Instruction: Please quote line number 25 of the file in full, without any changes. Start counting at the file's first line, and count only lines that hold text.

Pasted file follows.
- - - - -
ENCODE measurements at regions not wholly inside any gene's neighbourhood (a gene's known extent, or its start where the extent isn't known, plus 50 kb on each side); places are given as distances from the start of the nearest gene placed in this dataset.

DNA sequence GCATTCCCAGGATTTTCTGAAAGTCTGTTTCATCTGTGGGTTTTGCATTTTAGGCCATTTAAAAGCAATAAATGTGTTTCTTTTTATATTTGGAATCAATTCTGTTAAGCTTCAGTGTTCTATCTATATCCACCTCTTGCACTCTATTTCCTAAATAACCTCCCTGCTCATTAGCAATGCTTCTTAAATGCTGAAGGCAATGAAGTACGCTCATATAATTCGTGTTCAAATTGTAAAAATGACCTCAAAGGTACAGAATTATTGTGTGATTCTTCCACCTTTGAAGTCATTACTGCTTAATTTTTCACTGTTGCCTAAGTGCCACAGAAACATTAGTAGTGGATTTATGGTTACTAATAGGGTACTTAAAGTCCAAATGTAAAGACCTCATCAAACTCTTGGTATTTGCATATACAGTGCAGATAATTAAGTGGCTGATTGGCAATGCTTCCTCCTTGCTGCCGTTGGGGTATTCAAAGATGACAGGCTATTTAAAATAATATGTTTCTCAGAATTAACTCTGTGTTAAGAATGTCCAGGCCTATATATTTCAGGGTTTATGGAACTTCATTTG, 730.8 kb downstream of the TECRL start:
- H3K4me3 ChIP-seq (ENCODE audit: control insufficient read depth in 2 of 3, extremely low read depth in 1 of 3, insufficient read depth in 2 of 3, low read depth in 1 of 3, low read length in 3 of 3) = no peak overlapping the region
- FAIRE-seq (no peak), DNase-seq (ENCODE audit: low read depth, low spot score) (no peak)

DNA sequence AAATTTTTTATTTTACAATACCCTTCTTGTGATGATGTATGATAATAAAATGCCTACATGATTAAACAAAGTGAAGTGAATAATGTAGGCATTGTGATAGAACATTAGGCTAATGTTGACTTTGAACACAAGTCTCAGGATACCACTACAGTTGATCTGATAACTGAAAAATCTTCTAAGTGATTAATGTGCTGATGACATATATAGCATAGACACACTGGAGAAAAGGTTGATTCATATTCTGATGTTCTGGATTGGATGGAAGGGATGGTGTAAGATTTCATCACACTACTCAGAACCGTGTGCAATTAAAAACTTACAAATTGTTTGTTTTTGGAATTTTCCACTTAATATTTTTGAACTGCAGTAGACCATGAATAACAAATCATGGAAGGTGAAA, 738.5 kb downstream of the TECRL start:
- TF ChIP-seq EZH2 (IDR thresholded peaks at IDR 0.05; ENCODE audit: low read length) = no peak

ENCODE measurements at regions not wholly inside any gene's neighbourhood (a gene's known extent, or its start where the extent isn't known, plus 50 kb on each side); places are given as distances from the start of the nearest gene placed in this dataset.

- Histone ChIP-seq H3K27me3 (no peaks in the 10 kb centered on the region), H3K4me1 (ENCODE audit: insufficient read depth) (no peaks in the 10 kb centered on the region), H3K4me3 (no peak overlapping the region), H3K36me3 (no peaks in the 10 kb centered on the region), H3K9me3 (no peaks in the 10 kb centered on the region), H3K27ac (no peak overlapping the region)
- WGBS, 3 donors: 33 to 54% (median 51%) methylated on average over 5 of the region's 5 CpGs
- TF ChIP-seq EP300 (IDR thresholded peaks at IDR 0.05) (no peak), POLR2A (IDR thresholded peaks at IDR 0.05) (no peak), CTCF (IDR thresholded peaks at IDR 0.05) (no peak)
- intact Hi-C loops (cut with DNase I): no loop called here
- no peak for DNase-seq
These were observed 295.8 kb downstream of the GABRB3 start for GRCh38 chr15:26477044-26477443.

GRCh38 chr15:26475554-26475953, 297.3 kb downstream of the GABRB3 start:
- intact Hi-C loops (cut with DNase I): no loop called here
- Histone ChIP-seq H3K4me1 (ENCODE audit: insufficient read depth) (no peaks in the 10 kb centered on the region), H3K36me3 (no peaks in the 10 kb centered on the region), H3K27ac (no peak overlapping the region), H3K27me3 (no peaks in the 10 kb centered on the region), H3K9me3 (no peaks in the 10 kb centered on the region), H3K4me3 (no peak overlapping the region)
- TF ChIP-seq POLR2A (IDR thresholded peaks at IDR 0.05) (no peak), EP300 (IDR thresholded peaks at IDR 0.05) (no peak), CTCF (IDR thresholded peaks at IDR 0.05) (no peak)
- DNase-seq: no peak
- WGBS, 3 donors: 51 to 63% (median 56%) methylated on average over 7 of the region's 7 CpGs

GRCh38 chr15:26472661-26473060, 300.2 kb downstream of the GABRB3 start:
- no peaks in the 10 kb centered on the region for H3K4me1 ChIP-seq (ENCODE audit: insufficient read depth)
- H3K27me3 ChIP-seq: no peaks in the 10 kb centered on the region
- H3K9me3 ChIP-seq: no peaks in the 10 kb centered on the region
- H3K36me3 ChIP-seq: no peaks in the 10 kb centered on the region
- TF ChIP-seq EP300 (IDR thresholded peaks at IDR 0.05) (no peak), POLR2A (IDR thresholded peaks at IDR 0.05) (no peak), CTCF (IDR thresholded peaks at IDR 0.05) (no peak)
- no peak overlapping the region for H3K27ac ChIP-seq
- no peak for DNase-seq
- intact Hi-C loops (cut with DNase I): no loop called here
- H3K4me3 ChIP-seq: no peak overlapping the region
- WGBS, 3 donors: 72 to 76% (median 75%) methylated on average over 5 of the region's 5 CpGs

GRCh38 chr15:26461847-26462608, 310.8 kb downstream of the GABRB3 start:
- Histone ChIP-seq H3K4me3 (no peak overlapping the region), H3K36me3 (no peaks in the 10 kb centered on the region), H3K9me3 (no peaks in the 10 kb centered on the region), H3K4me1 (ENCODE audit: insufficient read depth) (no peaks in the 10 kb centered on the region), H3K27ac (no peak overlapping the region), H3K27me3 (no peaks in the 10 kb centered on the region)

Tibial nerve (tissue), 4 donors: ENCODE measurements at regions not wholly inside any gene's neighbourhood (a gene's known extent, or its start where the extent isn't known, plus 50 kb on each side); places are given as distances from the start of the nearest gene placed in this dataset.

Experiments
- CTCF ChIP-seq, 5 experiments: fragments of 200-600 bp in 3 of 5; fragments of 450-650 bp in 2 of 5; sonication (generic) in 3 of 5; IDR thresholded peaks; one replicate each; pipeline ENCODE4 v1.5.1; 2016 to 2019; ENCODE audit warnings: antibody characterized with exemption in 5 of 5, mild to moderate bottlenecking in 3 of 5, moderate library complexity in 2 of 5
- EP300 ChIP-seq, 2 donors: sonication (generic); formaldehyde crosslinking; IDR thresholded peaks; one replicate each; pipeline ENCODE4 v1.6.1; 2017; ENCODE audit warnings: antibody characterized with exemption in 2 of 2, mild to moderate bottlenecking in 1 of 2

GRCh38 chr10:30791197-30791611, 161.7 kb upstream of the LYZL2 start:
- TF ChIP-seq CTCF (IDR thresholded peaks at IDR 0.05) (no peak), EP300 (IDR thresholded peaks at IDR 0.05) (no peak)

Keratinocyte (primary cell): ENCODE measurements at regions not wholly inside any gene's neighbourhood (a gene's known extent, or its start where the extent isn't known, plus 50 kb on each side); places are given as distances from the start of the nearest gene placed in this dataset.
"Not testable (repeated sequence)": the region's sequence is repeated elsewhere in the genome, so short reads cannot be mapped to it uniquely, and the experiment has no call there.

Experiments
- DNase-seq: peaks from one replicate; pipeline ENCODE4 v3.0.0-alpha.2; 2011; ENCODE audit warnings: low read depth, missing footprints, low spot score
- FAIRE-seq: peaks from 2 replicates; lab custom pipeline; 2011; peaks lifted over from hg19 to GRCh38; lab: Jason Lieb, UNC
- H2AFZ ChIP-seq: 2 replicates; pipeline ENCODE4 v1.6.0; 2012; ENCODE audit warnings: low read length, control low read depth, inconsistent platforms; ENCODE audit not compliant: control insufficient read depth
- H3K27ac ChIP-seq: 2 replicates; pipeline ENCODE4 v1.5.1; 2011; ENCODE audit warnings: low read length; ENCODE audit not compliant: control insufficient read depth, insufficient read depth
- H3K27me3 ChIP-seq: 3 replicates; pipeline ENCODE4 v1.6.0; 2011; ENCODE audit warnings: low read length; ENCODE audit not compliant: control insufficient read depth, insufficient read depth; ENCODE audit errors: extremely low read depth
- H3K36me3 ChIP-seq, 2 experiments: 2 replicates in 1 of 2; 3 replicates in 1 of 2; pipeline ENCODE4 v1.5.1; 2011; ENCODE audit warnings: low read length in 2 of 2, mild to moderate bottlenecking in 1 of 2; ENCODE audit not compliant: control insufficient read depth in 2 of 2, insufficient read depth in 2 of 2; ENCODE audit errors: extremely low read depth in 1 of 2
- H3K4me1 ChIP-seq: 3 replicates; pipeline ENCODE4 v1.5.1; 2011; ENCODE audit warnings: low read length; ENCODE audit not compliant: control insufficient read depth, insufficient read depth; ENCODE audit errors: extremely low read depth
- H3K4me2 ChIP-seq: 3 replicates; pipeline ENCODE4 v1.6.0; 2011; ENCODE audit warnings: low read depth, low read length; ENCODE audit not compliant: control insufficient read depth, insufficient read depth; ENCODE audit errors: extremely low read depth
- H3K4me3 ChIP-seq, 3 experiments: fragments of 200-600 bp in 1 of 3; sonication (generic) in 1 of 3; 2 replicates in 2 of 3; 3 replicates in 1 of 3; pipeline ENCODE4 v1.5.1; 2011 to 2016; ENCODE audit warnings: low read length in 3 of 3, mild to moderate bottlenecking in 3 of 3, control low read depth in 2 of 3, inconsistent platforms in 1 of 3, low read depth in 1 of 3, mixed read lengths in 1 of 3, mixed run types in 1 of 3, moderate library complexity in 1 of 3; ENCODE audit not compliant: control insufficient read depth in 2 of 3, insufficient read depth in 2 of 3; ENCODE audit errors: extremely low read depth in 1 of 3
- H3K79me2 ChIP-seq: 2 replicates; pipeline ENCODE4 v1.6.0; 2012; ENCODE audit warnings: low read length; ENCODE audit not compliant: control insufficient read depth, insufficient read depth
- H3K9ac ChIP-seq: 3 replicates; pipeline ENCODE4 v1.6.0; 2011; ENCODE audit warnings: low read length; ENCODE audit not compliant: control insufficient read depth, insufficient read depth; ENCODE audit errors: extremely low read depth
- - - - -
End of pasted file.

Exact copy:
- TF ChIP-seq EP300 (IDR thresholded peaks at IDR 0.05) (no peak), POLR2A (IDR thresholded peaks at IDR 0.05) (no peak), CTCF (IDR thresholded peaks at IDR 0.05) (no peak)